Virgin Atlantic will begin providing Wi-Fi on board translantic flights from Europe next year. The company's partner, Gogo, will provide the high-speed internet connectivity using 2Ku satellite-based technology, which has expected speed of up to 70Mbps.
Virgin will be the first European airline to provide the technology to customers, which had only been available on domestic North American flights that use ground-based technology. Under the agreement, Gogo will retrofit Virgin Atlantic’s existing aircraft with the technology.
Reuben Arnold, brand and customer engagement director at Virgin Atlantic, said: “We’re always looking at ways to enhance the onboard experience for our customers and expanding in-flight connectivity across our fleet is just one of the ways in which we are doing this.
“We were impressed with Gogo’s connectivity solution and look forward to all of our customers being able to enjoy this service while they fly," he added. Virgin’s flight partner, Delta Air Lines, is also planning to offer the technology.
Gogo was selected after a competitive pitch process, but another supplier Arinc currently supplies Wi-Fi on a small number of Virgin aircraft which was installed as a customer trial.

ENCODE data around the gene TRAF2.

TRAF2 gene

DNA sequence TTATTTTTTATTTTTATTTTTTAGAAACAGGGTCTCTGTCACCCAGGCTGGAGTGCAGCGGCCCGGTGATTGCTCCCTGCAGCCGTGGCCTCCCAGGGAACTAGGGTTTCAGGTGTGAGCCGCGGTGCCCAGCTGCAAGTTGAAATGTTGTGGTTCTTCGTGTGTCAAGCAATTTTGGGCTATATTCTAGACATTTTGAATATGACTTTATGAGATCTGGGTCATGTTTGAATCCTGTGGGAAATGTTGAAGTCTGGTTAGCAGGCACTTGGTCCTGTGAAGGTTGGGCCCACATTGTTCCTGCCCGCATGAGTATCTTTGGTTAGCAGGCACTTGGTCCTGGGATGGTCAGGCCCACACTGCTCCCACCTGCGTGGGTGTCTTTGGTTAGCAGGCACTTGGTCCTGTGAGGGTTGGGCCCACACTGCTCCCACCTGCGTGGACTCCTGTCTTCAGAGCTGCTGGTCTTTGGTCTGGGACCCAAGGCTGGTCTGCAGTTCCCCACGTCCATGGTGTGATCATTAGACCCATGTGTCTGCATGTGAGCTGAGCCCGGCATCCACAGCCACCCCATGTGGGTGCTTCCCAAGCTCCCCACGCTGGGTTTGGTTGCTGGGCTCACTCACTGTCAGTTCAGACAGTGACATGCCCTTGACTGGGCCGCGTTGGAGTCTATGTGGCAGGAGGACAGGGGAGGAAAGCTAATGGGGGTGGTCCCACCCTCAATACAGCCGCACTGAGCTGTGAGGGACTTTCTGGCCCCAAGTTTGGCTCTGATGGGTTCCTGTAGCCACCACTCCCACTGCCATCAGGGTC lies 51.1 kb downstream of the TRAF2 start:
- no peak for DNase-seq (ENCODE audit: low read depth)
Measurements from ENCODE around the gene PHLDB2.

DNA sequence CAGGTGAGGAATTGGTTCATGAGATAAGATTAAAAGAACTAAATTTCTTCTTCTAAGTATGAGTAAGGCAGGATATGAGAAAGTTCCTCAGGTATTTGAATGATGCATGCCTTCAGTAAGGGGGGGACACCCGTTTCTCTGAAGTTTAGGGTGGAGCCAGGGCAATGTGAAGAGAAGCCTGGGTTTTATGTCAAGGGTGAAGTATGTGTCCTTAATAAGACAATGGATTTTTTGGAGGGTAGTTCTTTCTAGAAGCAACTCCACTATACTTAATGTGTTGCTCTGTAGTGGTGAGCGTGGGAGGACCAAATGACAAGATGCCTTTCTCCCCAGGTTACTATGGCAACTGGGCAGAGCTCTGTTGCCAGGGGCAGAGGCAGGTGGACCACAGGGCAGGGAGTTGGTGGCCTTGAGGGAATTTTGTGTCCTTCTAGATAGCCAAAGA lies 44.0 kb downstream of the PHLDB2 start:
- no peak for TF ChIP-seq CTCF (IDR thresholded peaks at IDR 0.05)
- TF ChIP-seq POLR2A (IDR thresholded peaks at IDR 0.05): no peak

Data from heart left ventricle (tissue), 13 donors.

More on Wi-Fi
Back in 2012, Virgin Atlantic announced a partnership with AeroMobile to provide mobile and web capabilities on new Airbus A330s flying between London and New York, as well as 17 other planes across 10 routes by the end of 2012. Virgin has said that AeroMobile still provides its in-flight telephony and will continue to do so on its A330-300 aircraft.
Staff responsible for Upper Class passengers travelling with the airline will be supplied with the glasses, enabling them to start the check-in process and keep people up to date on the latest flight information, weather and local events at their destination.
Google Glass also has a built-in translation application, allowing staff to talk to customers wherever they are from. After six-week trial, the airline will consider a wider roll-out and develop new services using the technology, such as identifying passengers’ dietary requirements or food and drink preferences, hoping to achieve a more personal service.